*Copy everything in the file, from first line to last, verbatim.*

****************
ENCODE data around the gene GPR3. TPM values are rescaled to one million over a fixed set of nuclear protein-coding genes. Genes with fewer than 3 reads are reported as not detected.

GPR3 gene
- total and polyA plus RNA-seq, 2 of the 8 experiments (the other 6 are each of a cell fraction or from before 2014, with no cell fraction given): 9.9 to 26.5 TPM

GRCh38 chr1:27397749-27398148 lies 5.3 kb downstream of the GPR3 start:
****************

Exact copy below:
ENCODE data around the gene GPR3. TPM values are rescaled to one million over a fixed set of nuclear protein-coding genes. Genes with fewer than 3 reads are reported as not detected.

GPR3 gene
- total and polyA plus RNA-seq, 2 of the 8 experiments (the other 6 are each of a cell fraction or from before 2014, with no cell fraction given): 9.9 to 26.5 TPM

GRCh38 chr1:27397749-27398148 lies 5.3 kb downstream of the GPR3 start: